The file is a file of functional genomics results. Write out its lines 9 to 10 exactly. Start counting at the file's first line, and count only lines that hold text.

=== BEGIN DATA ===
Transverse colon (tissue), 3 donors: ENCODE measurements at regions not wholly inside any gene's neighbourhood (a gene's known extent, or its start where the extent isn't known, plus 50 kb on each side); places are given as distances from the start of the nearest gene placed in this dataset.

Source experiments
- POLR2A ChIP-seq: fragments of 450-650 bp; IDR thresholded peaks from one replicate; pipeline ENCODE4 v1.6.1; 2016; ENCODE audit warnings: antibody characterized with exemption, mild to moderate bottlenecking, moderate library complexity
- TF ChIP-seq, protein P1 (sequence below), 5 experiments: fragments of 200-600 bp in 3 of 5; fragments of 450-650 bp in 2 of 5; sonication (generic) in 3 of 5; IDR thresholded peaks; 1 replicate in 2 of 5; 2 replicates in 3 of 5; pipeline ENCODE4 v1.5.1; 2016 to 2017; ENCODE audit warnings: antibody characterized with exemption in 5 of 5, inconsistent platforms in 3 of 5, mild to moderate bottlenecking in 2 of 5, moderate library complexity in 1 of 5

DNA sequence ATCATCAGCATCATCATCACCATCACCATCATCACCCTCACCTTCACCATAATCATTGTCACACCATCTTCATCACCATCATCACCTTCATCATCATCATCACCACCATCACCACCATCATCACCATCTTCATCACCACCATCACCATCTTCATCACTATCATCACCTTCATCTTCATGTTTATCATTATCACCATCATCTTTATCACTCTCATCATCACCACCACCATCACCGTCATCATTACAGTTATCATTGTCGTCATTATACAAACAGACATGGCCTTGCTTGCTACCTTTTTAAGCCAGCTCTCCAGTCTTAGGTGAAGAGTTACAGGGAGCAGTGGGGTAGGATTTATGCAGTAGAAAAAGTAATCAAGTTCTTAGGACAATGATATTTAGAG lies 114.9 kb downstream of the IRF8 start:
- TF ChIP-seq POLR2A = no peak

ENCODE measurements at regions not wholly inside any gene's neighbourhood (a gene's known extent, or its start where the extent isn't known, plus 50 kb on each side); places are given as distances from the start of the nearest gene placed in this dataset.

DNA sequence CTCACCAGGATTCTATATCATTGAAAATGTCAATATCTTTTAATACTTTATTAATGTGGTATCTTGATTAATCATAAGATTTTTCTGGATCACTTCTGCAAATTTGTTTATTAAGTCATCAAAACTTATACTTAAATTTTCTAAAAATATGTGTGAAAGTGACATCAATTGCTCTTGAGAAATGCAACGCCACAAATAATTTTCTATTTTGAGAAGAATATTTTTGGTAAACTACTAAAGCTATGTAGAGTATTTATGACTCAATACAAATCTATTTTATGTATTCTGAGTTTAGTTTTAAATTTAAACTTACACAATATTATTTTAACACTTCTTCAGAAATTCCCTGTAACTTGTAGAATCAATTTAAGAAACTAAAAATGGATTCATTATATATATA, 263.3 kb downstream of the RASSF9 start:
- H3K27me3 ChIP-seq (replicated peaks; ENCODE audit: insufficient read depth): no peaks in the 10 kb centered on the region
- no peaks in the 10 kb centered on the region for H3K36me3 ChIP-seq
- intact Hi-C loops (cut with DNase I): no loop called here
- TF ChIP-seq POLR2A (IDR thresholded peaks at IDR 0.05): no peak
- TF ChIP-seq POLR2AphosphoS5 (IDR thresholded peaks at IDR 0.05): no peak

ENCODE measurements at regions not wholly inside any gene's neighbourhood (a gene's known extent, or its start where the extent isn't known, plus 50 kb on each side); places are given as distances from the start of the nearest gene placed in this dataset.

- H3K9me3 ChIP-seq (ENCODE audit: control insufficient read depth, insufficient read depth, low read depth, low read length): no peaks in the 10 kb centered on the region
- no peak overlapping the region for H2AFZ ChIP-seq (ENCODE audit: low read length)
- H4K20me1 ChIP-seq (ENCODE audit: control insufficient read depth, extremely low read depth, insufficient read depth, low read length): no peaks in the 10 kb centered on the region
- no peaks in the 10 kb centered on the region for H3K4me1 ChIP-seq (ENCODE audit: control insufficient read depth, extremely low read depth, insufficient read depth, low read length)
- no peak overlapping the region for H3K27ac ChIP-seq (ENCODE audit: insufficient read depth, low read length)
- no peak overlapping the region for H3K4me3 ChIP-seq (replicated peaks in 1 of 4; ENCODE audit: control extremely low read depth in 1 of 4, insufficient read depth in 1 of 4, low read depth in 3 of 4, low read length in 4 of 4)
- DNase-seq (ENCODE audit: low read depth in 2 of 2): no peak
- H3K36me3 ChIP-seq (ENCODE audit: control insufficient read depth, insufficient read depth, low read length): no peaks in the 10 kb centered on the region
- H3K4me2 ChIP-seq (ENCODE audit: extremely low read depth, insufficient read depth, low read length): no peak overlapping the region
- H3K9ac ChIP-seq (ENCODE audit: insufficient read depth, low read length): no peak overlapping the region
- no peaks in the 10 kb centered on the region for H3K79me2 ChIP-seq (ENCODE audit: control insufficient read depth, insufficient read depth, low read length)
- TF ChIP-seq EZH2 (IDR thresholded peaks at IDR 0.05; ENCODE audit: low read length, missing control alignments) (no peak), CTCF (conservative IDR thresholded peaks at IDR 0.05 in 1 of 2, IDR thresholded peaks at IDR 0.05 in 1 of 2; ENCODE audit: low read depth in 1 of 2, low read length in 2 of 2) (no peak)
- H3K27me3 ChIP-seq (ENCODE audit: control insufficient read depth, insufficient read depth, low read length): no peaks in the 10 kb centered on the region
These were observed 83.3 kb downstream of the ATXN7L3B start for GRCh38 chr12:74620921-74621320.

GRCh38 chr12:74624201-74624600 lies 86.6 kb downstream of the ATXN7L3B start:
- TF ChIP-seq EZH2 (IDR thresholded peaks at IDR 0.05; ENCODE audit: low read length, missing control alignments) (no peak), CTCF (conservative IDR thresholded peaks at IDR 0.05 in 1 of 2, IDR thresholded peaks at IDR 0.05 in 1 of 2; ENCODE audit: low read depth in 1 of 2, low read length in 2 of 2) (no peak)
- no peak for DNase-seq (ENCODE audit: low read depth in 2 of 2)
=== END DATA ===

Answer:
- H3K27me3 ChIP-seq (replicated peaks; ENCODE audit: insufficient read depth): no peaks in the 10 kb centered on the region
- no peaks in the 10 kb centered on the region for H3K36me3 ChIP-seq